Competence is the set of demonstrable characteristics and skills that enable, and improve the efficiency of, performance of a job. There are a ton of different models out there, but I like to think in terms of three or four different kinds of competences: professional and methodological skills; social competence; and self-competence which includes personal and activity- and implementation-oriented skills. Another great way to look at these are competencies for inter-personal (maps to social competence), intrapersonal (maps to self-competence), and cognitive (maps to professional and methodological skills).
The ongoing digital transformation (Industry 4.0) leads to changing competence requirements which means new ways of life-long teaching and learning are necessary in order to keep up.
We can look at the 4 competencies across three different categories: Human, Organization and Technology:
Soft/hardware understanding Cyber-physical system understanding Usability Human-machine interfaces
Social Competence (Inter-personal)
Inter-disciplinary thinking Managerial competence Ability to work as a team Conflict management Communication Empathy
Employee satisfaction Human centering
Lifelong learning Personal initiative Innovativeness Independent work Sense of responsibility Readiness for change
When it comes to the professional competencies there is a large spread depending on what our industries requires. As a pharmaceutical quality professional I have different professional expertise than a colleague in the construction industry. What we do have in common is the methodological expertise I listed above.
Understanding competencies is important, it allows us to determine what skills are critical, to mentor and develop our people. It also helps when you are thinking in terms of body of knowledge, and just want communities of practice should be focusing on.
Investigative report on FDA enforcement under Trump from Science’snews department shows a steep decline in enforcement actions.
I’ve noticed this, but it is good to see actual data behind it.
I’ll be frank, it would take a lot of data that does not exist to make me feel the companies under the FDA’s oversight have gotten better as a whole. Anecdotally, well there are a lot of less than sterling players out there.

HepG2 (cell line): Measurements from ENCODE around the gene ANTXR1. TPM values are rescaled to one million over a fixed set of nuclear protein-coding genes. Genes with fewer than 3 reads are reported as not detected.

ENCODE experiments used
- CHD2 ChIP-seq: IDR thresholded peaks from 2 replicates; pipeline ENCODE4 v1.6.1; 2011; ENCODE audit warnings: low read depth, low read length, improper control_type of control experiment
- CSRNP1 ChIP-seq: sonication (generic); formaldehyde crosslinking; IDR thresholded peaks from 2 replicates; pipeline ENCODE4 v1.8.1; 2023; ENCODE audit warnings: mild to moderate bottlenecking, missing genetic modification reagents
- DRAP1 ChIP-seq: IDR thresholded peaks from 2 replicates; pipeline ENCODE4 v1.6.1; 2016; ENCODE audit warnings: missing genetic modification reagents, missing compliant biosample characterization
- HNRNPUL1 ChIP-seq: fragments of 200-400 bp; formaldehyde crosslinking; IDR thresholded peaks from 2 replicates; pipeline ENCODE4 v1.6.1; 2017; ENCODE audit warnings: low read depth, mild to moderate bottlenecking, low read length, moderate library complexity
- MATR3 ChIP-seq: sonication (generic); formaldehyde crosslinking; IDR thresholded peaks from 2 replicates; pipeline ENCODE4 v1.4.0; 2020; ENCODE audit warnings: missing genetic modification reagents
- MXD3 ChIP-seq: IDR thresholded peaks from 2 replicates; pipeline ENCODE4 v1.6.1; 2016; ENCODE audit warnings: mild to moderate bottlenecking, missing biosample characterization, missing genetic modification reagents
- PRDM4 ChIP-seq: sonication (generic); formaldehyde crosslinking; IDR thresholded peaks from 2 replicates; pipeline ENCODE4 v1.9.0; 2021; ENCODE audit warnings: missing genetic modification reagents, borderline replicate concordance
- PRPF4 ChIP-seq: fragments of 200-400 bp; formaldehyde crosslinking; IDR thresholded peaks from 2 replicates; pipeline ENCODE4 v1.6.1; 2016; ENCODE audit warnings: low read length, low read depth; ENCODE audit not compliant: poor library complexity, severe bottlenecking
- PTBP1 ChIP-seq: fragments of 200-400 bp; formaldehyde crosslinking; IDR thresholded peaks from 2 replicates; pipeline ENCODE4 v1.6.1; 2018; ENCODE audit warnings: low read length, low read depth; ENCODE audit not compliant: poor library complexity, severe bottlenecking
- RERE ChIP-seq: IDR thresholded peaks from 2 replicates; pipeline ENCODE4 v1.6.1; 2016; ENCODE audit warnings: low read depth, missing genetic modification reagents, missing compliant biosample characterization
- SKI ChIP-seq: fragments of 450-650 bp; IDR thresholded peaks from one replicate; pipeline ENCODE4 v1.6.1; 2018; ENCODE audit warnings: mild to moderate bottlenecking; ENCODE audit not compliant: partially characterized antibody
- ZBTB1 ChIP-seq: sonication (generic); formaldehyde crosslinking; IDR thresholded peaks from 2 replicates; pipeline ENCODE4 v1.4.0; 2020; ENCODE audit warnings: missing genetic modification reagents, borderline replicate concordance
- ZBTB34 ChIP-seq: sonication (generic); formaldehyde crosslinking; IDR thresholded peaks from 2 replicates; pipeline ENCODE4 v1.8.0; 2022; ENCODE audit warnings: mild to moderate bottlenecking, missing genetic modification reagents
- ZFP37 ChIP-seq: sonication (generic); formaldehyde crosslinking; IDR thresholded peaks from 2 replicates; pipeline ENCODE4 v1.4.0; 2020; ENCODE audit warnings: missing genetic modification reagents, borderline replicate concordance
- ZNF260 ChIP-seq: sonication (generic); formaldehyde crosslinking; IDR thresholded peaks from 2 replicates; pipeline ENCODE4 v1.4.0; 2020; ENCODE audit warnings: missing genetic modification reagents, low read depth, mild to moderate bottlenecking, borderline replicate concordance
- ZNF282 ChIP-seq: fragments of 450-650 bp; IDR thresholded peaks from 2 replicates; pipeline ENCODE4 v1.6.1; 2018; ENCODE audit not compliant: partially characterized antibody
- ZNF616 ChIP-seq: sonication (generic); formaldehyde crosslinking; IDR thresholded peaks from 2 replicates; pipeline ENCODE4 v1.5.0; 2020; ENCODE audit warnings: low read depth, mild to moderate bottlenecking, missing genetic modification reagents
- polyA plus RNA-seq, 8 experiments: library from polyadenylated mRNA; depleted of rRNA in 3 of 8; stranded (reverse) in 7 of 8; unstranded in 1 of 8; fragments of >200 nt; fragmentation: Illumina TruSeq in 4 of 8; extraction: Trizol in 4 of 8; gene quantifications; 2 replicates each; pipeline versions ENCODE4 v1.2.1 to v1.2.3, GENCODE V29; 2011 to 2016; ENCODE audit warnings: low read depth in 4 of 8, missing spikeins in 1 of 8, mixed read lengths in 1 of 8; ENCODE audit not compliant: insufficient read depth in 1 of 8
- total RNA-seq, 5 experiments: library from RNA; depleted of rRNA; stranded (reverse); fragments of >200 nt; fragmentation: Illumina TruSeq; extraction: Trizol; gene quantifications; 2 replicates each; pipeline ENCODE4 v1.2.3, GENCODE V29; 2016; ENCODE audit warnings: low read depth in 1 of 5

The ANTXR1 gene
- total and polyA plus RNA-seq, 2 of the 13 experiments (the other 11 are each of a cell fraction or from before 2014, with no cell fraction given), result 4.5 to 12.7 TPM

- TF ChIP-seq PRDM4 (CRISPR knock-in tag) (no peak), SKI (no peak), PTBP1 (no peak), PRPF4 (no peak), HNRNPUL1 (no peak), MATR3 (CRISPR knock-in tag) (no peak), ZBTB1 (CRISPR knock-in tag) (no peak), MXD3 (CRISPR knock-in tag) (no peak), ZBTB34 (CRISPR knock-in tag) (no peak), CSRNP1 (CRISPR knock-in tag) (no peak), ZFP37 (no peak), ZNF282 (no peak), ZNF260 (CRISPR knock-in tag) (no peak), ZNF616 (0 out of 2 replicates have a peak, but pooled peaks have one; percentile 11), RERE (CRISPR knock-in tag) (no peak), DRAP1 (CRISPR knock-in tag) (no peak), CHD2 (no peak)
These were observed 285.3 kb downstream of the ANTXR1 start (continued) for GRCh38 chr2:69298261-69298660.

I have mostly questions:
Have we seen this trend in previous Republican administrations, and is it more pronounced here?
Is there any evidence that the increase under Obama was a reaction to the previous Republican administration? Are we in a cycle of lax and then tougher enforcement that maybe evens out? That sort of variance is not healthy.
What, if any data, will we be able to see about impact? There are certainly concerns that the FDA has not done enough. Will this be exacerbated?
What will it take for this to start affecting the mutual recognition agreements with the EU and other major bodies?
As we continue to have multiple biosimilar and potential interchangeable approvals for the same reference product, it is important to consider how product drift will impact biosimilar products approved at different times, as well as the characteristics of the biosimilar product itself.
Ha Kung Wong (2019). Will product drift cause a rift? PharmaManufacturing
Excellent article on biosimilars and product drift. The rush for biosimilars needs to always remember how biologics are extremely sensitive to changes in the manufacturing process. Biosimilars require the most robust of quality systems and I worry that companies attracted to them for their price savings might cut corners.
It is more like being involved in a complicated love affair. One minute it’s thrilling, passionate, engaging. The next, it’s exhausting and overwhelming, and I feel like I need a break.
— Read on hbr.org/2019/07/when-passion-leads-to-burnout
It is the responsibility of leaders “to keep an eye on the well-being of their staff.” Organizations whose staff feel unmotivated due to stress and burnout cannot aspire to achieve a culture of excellence. Our systems need to be designed to eliminate the root cause for stress and burnout.
Five mechanisms can be leveraged to improve organizational system design: 1) Eliminate organizational issues related to roles, responsibilities and authorities of employees, 2) establish a policy of transparency and effective “bottom-up” internal communication channel to permit employee contribution and recognition, 3) establish criteria for resource distribution, 4) establish a commitment to identify needed training and provide resources for the purpose and 5) establish a systemic feedback loop for analysis and improvement of employee motivation based on periodic measurement of employee motivational levels.
employees know exactly what their tasks are, without sustained overload, with
necessary resources and competence, and recognition for the task well
performed, there will be no major system-induced reason for demotivation.
This gets to the heart of Deming’s use of psychology in his System of Profound Knowledge. Lean calls it Respect-for-People. This is all about ensuring our organizations are healthy places to work and thrive.